Usually HVTT extending to the IVC can be simply removed by thrombectomy without IVC wall resection, because the HVTT does not adhere to the wall of both the main hepatic vein and the IVC [16–18]. However, in the present case, we assumed that the HVTT rigidly adhered to the wall of the RHV from the peripheral side to the root of the RHV due to the 13 courses of HAIC. The preoperative CT scan showed suspected adhesions between the HVTT and the wall of the RHV and IVC, later confirmed by the macroscopic findings of the resected specimen. Thus, the root of the RHV was resected with the peripheral wall of the IVC, creating a surgical defect in the wall of the IVC measuring 4.5 cm × 3.0 cm. Although side clamping of the IVC might have been possible in this case, we decided to carry out total IVC clamping to achieve safety and certainty of the reconstruction of the surgical defect in the wall of the IVC. As a result, good patency of the IVC was achieved by patch graft venoplasty using proven bovine pericardial tissue, leading to the prevention of chronic renal venous congestion caused by IVC stenosis.
IVC thrombectomy is usually carried out under bleeding control by hepatic vascular exclusion (HVE) with or without extracorporeal bypass [16–18]. In the present case, the IVC could be clamped above the RHV for preserving blood flow to the common channel of the left and middle hepatic veins. Thus, HVE was unnecessary, and blood flow of the remnant liver was maintained during patch graft venoplasty of the IVC, preserving remnant liver function.
When IVC thrombectomy is simple and short, extracorporeal bypass during HVE might be unnecessary. However, when the duration of HVE is long enough to trigger hemodynamic instability, extracorporeal bypass from the IVC and/or portal vein to the superior vena cava (SVC) should be performed . In the present case, since the HVTT adhered to the wall of the RHV and the IVC, resection of the root of the RHV including the peripheral wall of the IVC and patch graft venoplasty of the IVC were necessary. Thus, the duration of IVC clamping was longer than that of a usual IVC thrombectomy, and progression of renal dysfunction caused by the surgical procedure had to be avoided.
Venous congestion, rather than impairment of cardiac output, is associated with the development of acute kidney injury in acute heart failure [19, 20]. On the other hand, acute renal venous congestion has been closely related to acute renal failure in a clinical case of aortocaval fistula associated with ruptured aortic aneurysm and in an experimental model of aortocaval fistula that causes a rapid pronounced rise in central venous pressure [21–23]. Therefore, in the present case, veno-venous bypass from the IVC to the SVC using the Bio-Pump was activated to prevent renal venous congestion and hemodynamic instability during total IVC clamping. As a result, hemodynamic stability was maintained during IVC clamping, and postoperative renal function was preserved.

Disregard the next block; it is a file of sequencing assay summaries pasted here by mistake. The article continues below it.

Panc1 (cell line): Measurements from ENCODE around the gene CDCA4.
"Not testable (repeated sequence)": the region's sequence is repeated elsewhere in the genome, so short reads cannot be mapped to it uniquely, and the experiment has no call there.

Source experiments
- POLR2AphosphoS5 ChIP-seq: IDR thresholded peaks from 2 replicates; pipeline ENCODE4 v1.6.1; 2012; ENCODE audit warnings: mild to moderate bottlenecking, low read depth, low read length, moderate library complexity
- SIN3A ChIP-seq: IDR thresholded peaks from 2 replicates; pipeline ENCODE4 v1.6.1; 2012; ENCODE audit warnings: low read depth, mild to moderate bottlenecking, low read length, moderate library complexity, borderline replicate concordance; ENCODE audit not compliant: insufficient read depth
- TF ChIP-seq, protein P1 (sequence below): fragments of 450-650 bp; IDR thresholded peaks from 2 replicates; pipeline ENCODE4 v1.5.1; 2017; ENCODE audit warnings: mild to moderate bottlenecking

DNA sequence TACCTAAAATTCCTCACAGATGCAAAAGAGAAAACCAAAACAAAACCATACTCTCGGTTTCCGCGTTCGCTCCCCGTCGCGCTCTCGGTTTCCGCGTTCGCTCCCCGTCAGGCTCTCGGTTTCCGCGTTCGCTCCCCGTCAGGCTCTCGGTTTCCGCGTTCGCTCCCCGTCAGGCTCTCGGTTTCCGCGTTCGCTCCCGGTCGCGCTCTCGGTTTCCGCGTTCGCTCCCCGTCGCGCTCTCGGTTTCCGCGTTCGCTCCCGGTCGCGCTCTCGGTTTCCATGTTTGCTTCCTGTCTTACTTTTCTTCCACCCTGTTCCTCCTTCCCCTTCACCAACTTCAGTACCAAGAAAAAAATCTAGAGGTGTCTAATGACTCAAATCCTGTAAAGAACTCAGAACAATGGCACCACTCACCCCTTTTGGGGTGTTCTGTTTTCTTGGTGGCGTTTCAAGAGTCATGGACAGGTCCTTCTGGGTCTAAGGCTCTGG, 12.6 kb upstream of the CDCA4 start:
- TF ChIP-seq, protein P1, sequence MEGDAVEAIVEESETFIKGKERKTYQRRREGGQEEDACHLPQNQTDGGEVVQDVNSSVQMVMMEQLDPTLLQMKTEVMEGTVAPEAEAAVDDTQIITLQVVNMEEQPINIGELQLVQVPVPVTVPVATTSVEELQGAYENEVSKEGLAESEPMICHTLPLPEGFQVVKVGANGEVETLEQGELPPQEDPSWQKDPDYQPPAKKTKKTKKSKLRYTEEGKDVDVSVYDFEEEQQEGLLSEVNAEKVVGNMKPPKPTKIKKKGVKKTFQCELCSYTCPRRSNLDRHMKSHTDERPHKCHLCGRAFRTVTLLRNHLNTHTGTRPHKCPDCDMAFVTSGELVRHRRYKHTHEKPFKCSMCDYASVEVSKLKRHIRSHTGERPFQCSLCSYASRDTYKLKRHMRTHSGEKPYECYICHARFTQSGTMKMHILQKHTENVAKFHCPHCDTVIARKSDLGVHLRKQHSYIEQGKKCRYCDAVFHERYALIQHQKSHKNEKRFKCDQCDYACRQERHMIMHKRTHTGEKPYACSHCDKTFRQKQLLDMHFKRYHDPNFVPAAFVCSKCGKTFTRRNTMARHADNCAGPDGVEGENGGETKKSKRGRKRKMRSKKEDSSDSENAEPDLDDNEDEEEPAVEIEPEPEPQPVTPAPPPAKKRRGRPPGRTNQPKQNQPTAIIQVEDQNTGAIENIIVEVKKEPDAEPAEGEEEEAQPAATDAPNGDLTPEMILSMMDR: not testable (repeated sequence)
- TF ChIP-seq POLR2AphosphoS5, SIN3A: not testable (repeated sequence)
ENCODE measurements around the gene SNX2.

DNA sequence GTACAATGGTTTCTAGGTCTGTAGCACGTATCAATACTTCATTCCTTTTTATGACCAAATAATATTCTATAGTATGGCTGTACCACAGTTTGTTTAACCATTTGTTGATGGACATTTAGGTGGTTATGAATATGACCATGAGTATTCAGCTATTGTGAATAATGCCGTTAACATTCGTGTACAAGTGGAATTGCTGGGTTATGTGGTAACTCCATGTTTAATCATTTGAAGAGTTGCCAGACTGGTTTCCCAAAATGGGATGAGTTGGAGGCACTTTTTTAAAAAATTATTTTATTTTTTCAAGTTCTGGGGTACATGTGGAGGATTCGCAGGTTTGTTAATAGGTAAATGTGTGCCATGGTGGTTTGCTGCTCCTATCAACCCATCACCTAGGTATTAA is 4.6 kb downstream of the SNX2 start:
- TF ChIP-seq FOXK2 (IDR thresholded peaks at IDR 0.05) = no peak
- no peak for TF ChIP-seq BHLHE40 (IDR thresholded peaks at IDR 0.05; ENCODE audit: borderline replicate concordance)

Prognosis of HCC patients with HVTT extending to the IVC is poor [3, 4]. Surgical resection alone can provide long-term survival only in some HCC patients with HVTT [5, 6, 17]. Clinical trials of hepatic resection combined with chemotherapy, including HAIC, have been reported to improve the survival rate of HCC patients with macrovascular invasion [24–26].
In the present case, HAIC using CDDP in combination with hepatic resection and patch graft venoplasty of the IVC provided a good long-term outcome with no HCC recurrence. Furthermore, deterioration of renal dysfunction was avoided by using active veno-venous bypass during IVC clamping to prevent renal venous congestion and hypotension.
Aspartate amino transferase
Estimated glomerular filtration rate
Hepatic arterial infusion chemotherapy
Hepatitis B virus
Hepatitis C virus
Hepatic vascular exclusion
Hepatic vein tumor thrombosis
Indocyanine green dye retention rate at 15 min
Inferior vena cava
Serum protein induced by vitamin K absence or antagonist
Prothrombin time-international normalized ratio
Right hepatic vein
Superior vena cava
Ikai I, Yamaoka Y, Yamamoto Y, Ozaki N, Sakai Y, Satoh S, et al. Surgical intervention for patients with stage IV-A hepatocellular carcinoma without lymph node metastasis. Ann Surg. 1998;227:433–9.
Poon RT, Fan ST, Ng IO, Wong J. Prognosis after hepatic resection for stage IVA hepatocellular carcinoma: a need for reclassification. Ann Surg. 2003;237:376–83.
Le Terut YP, Hardwigen J, Ananian P, Saisse J, Gregoire E, Richa H, et al. Resection of hepatocellular carcinoma with tumor thrombus in the major vasculature: a European case–control series. J Gastrointest Surg. 2006;10:855–62.
Pawlik TM, Poon RT, Abdalla EK, Ikai I, Narorney DM, Belghiti J, et al. Hepatectomy for hepatocellular carcinoma with major portal tumour-cell invasion and migration: diversity and escape or hepatic vein invasion: results of a multicenter study. Surgery. 2005;137:403–10.
Kokudo T, Hasegawa K, Yamamoto S, Shindoh J, Takemura N, Aoki T, et al. Surgical treatment of hepatocellular carcinoma associated with hepatic vein tumor thrombosis. J Hepatol. 2014;61:583–8.
Wang Y, Yuan L, Ge RI, Sun Y, Wei G, et al. Surgical benefit of surgical treatment for hepatocellular carcinoma with inferior vena cava/right atrium tumor thrombus: Results of a retrospective cohort study. Ann Surg Oncol. 2013;20:914–22.